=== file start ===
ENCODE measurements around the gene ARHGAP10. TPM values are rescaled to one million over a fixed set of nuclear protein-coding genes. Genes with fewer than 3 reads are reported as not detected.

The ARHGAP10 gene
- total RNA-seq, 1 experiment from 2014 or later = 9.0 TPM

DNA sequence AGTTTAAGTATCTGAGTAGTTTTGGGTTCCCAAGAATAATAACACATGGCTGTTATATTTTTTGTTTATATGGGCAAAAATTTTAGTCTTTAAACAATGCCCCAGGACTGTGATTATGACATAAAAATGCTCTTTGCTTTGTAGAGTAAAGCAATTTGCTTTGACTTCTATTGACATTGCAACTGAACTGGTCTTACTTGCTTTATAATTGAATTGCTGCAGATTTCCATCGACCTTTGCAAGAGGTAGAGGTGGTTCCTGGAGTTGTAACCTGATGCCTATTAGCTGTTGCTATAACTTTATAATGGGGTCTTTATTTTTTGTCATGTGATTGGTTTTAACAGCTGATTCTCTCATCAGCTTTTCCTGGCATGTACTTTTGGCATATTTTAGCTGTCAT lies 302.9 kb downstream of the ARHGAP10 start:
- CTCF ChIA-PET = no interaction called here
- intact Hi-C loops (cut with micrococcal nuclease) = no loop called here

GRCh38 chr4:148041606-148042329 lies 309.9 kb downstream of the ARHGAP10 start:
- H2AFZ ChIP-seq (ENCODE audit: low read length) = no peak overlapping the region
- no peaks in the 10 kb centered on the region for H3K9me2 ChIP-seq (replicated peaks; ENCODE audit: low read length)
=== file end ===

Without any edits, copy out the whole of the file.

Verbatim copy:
ENCODE measurements around the gene ARHGAP10. TPM values are rescaled to one million over a fixed set of nuclear protein-coding genes. Genes with fewer than 3 reads are reported as not detected.

The ARHGAP10 gene
- total RNA-seq, 1 experiment from 2014 or later = 9.0 TPM

DNA sequence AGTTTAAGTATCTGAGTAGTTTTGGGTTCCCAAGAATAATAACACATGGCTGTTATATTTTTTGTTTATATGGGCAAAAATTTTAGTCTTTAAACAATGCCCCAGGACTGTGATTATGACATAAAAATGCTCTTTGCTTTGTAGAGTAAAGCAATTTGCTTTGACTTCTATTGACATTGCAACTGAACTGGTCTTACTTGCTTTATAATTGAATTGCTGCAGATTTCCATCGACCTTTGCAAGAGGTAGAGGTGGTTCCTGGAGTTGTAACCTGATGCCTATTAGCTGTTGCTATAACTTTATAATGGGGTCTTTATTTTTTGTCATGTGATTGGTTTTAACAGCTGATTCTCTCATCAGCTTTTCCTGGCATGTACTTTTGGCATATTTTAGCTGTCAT lies 302.9 kb downstream of the ARHGAP10 start:
- CTCF ChIA-PET = no interaction called here
- intact Hi-C loops (cut with micrococcal nuclease) = no loop called here

GRCh38 chr4:148041606-148042329 lies 309.9 kb downstream of the ARHGAP10 start:
- H2AFZ ChIP-seq (ENCODE audit: low read length) = no peak overlapping the region
- no peaks in the 10 kb centered on the region for H3K9me2 ChIP-seq (replicated peaks; ENCODE audit: low read length)